For example, in the article Black Food Insecurity in Canada, Melana Roberts discusses a study conducted by PROOF and FoodShare, which demonstrates that race is the best predictor of food insecurity among Black Canadians. The rate of food insecurity in Black households is 28.4% where it is at 10% for White households. This holds true when other factors are accounted for, such as differing immigration status, education level, and housing. In all, Black Canadians remain 3.5 times more likely to be food insecure than White Canadians.

Tools to help address the issue

To create solutions that tackle the root causes of food apartheid and household food insecurity, we must address racism through education and government policies.

  • The Manitoba Collaborative Data Portal is created for Manitobans to have a single place to search for information needed to support studies and policies and better understand and engage the public. The knowledge provided in the portal emphasizes health equity, social justice, public accountability, and environmental sustainability.
  • Part of this portal is the Food and Nutrition Security area, which provides information on policies and programs specifically for healthy eating. The Winnipeg Food Atlas and the Nutritious Food Basket/Food Costing are additional resources in the portal that promotes discussion and development on food and nutrition insecurity.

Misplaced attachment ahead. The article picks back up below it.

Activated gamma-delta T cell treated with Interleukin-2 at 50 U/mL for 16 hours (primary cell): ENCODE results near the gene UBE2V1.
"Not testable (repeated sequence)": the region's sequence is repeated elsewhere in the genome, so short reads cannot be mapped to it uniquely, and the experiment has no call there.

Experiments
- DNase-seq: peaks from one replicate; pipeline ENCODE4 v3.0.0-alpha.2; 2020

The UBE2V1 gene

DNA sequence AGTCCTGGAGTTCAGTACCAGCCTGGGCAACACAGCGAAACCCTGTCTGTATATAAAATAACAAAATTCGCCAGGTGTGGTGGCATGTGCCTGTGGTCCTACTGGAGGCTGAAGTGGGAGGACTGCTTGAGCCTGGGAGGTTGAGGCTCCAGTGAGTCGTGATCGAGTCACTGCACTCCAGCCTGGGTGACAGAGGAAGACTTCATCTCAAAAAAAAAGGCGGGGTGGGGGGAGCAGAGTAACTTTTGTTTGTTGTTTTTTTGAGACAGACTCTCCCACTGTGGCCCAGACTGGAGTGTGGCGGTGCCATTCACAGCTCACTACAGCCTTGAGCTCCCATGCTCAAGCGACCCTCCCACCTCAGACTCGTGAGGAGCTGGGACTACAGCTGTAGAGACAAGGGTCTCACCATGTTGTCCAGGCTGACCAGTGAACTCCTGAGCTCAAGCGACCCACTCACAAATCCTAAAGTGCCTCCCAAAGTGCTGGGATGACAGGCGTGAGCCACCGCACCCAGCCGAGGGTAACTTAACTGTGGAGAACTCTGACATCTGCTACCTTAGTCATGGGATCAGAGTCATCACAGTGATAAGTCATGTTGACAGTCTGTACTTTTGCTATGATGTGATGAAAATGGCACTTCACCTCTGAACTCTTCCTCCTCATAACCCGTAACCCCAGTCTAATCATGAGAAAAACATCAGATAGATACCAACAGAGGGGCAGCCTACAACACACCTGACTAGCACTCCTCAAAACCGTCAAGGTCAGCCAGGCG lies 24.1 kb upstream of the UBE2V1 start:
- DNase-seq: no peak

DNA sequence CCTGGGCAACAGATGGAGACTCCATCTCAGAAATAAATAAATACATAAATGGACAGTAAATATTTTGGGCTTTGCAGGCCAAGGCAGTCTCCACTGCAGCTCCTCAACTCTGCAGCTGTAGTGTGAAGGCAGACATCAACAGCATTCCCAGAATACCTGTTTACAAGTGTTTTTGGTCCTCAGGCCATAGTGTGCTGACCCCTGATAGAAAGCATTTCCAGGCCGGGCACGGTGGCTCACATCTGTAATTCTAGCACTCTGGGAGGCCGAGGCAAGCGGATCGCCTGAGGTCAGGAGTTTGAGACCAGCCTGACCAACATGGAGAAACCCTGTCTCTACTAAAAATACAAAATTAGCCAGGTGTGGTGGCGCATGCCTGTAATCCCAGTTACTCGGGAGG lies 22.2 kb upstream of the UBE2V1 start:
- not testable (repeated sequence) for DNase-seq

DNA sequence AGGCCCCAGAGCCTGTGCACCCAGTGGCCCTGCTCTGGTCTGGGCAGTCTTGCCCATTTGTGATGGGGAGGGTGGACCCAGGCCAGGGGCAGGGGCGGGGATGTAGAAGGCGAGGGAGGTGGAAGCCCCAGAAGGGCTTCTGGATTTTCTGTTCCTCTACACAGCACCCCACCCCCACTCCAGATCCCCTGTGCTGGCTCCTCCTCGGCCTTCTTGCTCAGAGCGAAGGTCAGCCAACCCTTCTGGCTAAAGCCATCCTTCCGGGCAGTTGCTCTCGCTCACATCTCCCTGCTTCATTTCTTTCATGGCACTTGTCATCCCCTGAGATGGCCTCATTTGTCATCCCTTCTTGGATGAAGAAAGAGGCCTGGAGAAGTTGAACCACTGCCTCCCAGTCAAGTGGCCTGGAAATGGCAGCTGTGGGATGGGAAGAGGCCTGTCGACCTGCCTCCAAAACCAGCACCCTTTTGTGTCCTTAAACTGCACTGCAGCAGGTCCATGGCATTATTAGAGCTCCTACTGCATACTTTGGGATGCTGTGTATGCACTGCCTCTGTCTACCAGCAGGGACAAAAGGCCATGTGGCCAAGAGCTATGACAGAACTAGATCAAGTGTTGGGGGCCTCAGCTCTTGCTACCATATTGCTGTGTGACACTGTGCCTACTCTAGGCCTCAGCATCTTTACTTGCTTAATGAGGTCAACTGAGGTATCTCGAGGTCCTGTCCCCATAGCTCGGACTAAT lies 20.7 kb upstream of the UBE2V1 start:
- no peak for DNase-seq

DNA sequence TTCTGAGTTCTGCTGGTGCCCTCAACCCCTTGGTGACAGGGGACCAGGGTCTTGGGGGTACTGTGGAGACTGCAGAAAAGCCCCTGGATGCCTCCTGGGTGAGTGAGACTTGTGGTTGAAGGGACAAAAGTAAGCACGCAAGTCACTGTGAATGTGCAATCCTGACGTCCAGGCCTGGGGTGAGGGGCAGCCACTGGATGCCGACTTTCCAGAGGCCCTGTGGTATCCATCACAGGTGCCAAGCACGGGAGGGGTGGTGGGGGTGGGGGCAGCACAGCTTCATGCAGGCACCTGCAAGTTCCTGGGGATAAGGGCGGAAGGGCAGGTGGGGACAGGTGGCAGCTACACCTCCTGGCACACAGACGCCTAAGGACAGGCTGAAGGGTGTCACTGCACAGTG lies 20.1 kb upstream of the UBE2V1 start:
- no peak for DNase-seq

• Measuring Racial Equity in the Food System by the Michigan State University Center for Regional Food Systems is a resource that identifies metrics associated with racial equity in the food system. The resource has four themes: Food Access, Food and Farm Business, Food Chain Labor, and Food Movement that help organizations track their progress in fulfilling an equitable food system.
  • The Racial and Social Equity Assessment Tool for Farm to School Programs and Policy published by the National Farm to School Network is designed to collaborate members within organizations to work on racial and social equity. The resource is divided into three sections: Fostering an Environment for Equity, Planning for Equitable Outcomes, and Group Equity Assessment that identifies inequities in organizations, local, state, and national policies and programs intended to support decisions and maximize opportunities on equities.